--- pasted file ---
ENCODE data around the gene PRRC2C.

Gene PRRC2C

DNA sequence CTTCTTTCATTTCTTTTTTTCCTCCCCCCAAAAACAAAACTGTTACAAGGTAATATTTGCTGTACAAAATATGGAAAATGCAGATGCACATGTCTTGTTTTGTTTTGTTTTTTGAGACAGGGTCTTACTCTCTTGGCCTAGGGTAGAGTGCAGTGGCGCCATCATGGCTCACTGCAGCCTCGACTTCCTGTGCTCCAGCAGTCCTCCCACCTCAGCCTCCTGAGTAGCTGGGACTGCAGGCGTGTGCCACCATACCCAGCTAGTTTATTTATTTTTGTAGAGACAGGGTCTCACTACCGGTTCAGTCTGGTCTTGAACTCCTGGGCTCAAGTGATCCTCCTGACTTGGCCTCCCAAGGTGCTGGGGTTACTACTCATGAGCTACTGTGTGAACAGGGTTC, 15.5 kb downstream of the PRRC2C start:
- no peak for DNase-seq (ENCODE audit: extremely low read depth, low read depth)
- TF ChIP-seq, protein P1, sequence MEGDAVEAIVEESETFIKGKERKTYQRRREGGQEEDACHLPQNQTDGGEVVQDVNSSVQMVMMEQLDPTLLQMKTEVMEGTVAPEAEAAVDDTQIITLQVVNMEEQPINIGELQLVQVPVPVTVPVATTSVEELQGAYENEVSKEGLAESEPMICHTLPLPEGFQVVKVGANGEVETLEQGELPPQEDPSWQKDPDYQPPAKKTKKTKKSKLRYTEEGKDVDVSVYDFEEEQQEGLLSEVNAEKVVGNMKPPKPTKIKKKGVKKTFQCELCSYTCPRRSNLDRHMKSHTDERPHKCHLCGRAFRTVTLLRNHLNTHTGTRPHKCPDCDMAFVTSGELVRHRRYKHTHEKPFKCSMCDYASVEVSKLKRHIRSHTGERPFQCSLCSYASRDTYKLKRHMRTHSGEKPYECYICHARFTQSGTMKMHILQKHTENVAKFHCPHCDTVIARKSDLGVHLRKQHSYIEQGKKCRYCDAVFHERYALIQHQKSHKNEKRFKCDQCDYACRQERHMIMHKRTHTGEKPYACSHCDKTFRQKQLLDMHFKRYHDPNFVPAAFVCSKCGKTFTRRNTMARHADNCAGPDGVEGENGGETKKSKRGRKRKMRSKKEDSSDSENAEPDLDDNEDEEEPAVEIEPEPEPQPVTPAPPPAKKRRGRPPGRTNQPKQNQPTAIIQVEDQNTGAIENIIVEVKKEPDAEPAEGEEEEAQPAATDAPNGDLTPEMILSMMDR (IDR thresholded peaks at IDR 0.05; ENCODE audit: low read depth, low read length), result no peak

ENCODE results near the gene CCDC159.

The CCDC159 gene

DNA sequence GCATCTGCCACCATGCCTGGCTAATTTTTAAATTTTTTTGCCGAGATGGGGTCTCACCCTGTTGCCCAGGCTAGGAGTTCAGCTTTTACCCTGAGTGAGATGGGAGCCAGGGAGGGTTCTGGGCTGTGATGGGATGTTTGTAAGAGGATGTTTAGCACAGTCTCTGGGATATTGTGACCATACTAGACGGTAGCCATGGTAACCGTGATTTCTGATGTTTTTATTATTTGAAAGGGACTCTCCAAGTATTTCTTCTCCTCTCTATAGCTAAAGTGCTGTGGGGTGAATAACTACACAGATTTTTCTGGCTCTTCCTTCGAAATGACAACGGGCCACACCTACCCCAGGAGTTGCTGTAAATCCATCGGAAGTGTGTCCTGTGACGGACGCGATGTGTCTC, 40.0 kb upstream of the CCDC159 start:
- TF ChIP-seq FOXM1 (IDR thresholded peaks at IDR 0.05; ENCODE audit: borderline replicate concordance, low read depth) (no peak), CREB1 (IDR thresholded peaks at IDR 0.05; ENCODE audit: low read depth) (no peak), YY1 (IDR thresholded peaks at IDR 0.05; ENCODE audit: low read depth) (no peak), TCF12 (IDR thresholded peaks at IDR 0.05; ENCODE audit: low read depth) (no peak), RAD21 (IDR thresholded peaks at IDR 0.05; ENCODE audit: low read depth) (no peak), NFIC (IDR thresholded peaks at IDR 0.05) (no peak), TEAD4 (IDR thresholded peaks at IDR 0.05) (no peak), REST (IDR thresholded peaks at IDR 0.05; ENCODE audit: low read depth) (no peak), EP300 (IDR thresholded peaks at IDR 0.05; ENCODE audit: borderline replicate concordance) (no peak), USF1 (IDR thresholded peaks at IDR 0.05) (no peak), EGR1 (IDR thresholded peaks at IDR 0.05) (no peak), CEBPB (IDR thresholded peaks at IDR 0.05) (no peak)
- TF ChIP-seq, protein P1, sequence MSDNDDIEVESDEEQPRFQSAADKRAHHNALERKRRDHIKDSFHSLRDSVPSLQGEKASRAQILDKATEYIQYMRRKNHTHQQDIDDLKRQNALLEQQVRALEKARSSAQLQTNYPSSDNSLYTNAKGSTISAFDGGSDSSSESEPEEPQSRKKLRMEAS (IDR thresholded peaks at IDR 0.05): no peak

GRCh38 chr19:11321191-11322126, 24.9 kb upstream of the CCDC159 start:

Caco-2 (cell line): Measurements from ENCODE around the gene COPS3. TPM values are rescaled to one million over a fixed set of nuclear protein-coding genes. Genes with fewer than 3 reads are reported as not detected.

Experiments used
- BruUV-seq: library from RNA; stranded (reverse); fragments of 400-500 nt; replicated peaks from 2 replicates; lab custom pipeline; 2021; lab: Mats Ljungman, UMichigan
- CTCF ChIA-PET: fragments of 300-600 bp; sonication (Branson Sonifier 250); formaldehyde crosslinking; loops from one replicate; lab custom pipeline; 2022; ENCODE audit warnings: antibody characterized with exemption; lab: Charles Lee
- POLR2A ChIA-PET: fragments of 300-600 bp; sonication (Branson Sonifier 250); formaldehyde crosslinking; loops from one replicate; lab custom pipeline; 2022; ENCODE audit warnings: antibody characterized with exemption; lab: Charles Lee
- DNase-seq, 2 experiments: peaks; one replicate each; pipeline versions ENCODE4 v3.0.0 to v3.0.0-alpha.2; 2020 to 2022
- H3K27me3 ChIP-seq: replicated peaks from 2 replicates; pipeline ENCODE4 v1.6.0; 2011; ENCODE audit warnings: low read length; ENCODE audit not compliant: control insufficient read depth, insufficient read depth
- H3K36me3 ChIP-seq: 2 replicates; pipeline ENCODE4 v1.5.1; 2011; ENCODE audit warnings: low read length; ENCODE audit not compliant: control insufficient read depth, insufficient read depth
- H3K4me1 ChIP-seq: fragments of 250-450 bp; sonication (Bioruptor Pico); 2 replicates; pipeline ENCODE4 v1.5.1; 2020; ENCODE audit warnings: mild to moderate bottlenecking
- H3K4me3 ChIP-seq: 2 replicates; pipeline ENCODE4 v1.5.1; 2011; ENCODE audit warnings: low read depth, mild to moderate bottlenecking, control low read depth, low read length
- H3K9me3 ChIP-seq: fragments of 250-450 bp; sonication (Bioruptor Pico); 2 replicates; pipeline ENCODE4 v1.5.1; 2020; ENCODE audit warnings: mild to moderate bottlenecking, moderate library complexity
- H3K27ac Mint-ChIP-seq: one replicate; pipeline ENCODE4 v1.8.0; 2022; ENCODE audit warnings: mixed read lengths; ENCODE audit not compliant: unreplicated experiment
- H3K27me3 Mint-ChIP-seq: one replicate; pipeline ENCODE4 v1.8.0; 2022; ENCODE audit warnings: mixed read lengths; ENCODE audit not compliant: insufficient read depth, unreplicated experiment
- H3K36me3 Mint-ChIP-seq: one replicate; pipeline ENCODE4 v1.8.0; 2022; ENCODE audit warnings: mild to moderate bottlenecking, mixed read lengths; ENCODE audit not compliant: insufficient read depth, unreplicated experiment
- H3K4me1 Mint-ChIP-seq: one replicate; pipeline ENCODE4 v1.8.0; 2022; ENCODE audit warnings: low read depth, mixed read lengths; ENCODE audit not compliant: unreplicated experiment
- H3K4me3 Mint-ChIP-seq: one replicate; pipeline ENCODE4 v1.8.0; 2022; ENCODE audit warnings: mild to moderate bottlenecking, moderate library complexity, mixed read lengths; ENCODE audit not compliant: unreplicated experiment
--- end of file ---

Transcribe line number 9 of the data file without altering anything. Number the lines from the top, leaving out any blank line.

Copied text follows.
- TF ChIP-seq FOXM1 (IDR thresholded peaks at IDR 0.05; ENCODE audit: borderline replicate concordance, low read depth) (no peak), CREB1 (IDR thresholded peaks at IDR 0.05; ENCODE audit: low read depth) (no peak), YY1 (IDR thresholded peaks at IDR 0.05; ENCODE audit: low read depth) (no peak), TCF12 (IDR thresholded peaks at IDR 0.05; ENCODE audit: low read depth) (no peak), RAD21 (IDR thresholded peaks at IDR 0.05; ENCODE audit: low read depth) (no peak), NFIC (IDR thresholded peaks at IDR 0.05) (no peak), TEAD4 (IDR thresholded peaks at IDR 0.05) (no peak), REST (IDR thresholded peaks at IDR 0.05; ENCODE audit: low read depth) (no peak), EP300 (IDR thresholded peaks at IDR 0.05; ENCODE audit: borderline replicate concordance) (no peak), USF1 (IDR thresholded peaks at IDR 0.05) (no peak), EGR1 (IDR thresholded peaks at IDR 0.05) (no peak), CEBPB (IDR thresholded peaks at IDR 0.05) (no peak)